The people of Afghanistan are a hardy people. Not only did the Russians learn this lesson, but now, so have we. This is not an admission of defeat. We succeeded in our original goal of driving Al Qaeda from the country. Osama Bin Laden has been dealt with, and now, it is time to begin our exit. May the people of Afghanistan continue to protect their land well - not only from foreign occupiers - but also from radical elements that may try to use their great country as a training ground for stateless militants in the future. I wish them the best.
God bless America. Obama out.
Hastings was not to blame for the firing of General McChrystal. Obama and his handlers made the final decision. Nor did Hastings force the general to behave the way he did. If a man is big enough to act in a certain way, he should be big enough to face the potential consequences for those actions. If Hastings' death was related to the firing of the "runaway general," it was undeserved. Telling the truth should never be punished. Don't shoot the messenger - or blow up his car.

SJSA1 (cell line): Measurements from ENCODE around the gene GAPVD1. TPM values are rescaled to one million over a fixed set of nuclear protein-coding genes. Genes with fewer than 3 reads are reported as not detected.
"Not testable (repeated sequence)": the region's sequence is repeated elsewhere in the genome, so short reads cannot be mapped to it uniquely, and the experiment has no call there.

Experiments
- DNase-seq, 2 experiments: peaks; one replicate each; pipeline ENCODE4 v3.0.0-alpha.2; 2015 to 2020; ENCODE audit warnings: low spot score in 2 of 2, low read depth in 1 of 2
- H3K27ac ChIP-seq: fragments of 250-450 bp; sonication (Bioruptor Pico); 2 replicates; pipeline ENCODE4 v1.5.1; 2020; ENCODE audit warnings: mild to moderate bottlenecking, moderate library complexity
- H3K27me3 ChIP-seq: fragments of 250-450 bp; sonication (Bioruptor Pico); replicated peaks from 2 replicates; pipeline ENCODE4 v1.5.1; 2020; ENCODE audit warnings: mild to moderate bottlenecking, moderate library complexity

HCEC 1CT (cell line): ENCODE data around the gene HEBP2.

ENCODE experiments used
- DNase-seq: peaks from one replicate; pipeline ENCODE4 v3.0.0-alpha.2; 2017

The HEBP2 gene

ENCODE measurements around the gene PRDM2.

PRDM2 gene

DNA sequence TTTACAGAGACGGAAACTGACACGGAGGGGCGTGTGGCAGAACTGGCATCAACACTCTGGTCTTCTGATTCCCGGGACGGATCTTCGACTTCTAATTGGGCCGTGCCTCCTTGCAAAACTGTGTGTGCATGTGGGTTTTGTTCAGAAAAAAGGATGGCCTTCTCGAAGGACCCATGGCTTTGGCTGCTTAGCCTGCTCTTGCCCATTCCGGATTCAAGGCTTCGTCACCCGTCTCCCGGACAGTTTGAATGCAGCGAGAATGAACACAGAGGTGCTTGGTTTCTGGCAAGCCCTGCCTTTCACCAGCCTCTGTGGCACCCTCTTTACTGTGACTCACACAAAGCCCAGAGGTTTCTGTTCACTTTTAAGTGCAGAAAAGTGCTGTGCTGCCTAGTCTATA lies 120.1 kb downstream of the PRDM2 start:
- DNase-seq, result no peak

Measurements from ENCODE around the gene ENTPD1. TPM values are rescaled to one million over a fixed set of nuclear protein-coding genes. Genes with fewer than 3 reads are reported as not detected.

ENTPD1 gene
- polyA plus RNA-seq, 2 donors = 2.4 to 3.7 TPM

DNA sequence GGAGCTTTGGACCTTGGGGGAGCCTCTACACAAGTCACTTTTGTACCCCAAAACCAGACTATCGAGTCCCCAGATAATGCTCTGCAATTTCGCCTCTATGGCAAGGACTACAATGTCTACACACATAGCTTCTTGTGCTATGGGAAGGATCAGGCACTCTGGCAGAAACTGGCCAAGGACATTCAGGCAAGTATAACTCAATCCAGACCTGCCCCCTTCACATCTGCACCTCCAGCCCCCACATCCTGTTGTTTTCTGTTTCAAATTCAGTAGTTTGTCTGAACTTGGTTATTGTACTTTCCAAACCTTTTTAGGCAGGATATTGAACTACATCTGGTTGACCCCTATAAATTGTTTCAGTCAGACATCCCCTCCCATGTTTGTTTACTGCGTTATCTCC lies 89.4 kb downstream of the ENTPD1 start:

If Hastings' death was related to the latest story he was going to cover (supposedly concerning the CIA), the perpetrators should discontinue their actions if they are so egregious that they feel it is justified to murder journalists in cold blood to protect them.
Supposing it was a murder, which it very well could have been, I'm sure the murderers think of themselves as true American patriots. They are mistaken, and should read the 1st Amendment of the Constitution which they swore to defend. To the contrary, they are enemies of the Constitution.
May Michael Hastings rest in peace (1980-2013).